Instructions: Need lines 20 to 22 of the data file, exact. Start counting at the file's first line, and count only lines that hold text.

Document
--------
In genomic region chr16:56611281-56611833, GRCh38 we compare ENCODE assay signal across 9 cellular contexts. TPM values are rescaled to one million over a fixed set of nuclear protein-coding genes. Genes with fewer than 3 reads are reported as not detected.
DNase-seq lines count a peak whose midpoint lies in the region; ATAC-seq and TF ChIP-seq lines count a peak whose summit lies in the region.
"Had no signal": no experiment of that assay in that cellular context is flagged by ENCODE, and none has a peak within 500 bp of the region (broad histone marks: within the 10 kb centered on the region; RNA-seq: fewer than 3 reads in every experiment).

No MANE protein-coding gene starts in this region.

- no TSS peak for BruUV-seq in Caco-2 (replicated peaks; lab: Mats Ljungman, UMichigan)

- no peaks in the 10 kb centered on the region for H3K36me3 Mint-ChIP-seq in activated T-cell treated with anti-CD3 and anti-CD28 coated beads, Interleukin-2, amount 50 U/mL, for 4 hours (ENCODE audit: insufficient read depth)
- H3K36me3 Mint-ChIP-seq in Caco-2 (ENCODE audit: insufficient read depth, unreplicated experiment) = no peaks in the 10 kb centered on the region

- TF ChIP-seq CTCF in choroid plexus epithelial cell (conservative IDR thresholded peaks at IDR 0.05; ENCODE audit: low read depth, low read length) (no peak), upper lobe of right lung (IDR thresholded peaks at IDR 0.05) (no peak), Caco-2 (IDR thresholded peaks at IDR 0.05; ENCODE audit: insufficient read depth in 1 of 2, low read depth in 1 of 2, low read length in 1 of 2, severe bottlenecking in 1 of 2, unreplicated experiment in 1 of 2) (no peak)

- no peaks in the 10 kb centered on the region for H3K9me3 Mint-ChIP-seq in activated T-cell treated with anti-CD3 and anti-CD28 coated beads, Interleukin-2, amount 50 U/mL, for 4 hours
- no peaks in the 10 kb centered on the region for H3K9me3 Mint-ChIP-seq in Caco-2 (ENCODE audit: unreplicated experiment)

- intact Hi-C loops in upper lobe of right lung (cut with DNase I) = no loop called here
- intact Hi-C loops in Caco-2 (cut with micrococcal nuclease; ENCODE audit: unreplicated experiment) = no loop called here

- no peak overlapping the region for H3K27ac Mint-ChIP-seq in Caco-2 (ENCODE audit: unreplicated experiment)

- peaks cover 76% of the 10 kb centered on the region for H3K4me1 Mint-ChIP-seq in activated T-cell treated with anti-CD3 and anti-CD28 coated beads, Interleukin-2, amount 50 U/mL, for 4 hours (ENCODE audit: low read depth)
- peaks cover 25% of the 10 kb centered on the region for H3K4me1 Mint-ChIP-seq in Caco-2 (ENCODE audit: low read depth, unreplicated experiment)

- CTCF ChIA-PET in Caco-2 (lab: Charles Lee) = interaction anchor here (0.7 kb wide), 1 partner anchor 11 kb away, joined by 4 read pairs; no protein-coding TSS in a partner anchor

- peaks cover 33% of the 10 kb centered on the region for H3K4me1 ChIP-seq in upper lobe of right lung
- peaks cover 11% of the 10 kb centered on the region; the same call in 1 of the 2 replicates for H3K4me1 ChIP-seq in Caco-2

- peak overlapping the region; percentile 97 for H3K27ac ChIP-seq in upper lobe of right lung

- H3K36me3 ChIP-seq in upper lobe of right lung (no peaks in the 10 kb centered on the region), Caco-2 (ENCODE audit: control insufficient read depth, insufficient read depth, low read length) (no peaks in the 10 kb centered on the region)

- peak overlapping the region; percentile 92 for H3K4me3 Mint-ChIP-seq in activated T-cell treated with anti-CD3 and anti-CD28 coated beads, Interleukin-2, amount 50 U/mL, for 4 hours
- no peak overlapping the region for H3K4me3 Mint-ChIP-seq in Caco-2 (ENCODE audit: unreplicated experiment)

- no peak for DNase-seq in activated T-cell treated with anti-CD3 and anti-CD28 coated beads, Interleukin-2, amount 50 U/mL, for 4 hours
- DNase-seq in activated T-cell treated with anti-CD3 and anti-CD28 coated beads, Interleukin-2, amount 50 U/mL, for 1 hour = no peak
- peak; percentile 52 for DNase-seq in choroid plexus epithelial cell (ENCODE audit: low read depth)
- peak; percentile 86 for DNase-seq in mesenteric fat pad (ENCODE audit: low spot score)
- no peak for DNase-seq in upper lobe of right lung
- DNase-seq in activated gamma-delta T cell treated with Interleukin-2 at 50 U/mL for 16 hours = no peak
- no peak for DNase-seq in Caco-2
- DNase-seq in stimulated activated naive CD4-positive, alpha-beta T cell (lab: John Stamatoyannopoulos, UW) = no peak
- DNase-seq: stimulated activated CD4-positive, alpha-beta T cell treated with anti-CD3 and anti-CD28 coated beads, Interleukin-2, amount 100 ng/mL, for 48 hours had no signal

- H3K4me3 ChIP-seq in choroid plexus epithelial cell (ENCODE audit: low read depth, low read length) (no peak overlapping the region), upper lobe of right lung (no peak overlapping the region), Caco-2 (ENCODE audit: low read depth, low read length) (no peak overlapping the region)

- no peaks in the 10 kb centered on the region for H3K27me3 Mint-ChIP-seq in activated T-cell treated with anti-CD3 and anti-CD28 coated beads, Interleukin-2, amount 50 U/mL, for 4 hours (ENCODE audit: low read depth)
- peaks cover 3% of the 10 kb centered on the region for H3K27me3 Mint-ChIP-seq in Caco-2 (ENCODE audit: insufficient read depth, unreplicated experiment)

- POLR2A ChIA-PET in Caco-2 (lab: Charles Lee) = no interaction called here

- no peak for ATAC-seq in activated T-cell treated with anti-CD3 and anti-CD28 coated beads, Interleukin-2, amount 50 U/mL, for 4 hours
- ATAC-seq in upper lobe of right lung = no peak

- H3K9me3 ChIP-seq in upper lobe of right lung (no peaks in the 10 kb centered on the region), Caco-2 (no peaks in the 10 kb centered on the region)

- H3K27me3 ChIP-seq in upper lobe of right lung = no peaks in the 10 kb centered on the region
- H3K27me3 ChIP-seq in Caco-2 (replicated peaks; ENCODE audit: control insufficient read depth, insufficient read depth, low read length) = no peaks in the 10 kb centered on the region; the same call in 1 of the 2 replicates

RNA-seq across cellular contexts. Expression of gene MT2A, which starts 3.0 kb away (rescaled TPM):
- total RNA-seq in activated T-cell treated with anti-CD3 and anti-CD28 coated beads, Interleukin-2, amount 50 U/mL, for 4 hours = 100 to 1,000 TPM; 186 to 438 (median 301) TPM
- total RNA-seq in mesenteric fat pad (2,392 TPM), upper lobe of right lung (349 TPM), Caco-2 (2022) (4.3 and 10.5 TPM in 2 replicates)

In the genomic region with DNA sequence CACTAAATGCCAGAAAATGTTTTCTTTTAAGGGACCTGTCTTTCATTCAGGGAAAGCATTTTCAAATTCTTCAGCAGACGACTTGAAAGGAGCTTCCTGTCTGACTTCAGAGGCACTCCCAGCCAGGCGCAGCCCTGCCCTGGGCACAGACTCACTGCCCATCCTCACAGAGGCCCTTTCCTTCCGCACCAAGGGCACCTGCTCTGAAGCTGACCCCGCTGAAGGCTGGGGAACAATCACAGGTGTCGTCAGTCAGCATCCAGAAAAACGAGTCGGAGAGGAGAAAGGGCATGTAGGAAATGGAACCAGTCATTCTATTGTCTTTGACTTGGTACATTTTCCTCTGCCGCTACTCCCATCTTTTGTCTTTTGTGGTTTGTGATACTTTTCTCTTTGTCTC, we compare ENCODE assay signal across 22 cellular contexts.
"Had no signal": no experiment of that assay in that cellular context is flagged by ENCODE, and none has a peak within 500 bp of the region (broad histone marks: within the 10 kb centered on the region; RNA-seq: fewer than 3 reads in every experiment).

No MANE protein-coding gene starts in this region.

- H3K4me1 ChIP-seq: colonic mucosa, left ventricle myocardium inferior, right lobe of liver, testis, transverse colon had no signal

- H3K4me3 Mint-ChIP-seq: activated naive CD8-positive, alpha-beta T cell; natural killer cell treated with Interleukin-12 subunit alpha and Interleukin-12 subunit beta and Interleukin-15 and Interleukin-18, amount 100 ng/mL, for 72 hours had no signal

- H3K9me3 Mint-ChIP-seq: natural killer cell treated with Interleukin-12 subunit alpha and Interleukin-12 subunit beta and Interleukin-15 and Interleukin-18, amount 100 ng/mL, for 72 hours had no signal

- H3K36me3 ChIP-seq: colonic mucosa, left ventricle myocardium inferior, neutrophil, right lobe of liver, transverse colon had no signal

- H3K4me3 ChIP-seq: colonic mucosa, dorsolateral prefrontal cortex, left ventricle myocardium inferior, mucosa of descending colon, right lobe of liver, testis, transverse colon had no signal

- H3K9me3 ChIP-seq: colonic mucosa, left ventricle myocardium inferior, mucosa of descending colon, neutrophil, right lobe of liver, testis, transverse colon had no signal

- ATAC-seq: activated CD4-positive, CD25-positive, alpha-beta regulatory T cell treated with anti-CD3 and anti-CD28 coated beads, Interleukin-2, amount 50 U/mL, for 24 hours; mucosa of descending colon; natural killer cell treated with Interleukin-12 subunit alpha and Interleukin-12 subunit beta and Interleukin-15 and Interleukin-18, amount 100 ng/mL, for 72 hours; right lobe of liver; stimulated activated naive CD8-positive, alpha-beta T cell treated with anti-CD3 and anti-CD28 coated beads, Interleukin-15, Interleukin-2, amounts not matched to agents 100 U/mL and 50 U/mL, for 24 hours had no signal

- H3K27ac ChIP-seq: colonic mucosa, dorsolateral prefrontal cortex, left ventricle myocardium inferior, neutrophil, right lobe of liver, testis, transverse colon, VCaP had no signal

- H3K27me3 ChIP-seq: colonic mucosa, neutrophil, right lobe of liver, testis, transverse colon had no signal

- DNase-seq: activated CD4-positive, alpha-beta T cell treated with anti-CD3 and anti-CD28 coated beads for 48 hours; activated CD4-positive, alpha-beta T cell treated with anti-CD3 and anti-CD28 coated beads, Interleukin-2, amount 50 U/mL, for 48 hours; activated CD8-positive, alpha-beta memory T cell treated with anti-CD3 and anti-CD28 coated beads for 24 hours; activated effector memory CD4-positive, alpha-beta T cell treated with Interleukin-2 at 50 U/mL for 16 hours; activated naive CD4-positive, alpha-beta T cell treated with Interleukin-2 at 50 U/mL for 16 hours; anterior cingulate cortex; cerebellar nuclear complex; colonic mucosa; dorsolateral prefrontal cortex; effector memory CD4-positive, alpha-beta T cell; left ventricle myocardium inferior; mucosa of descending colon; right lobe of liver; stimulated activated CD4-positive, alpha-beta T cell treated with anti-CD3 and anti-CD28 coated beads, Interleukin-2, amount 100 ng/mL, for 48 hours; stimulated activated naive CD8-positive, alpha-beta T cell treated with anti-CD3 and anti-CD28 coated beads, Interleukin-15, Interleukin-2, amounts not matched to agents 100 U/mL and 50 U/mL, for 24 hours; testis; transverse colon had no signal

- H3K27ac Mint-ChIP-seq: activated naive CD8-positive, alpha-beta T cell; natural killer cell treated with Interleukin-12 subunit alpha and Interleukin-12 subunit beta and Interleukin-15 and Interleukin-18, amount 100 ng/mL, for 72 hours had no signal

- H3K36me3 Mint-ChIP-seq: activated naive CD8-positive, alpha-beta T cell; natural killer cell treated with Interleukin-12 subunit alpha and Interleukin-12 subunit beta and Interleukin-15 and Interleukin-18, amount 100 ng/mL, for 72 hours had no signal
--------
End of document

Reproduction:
- H3K36me3 ChIP-seq in upper lobe of right lung (no peaks in the 10 kb centered on the region), Caco-2 (ENCODE audit: control insufficient read depth, insufficient read depth, low read length) (no peaks in the 10 kb centered on the region)

- peak overlapping the region; percentile 92 for H3K4me3 Mint-ChIP-seq in activated T-cell treated with anti-CD3 and anti-CD28 coated beads, Interleukin-2, amount 50 U/mL, for 4 hours
- no peak overlapping the region for H3K4me3 Mint-ChIP-seq in Caco-2 (ENCODE audit: unreplicated experiment)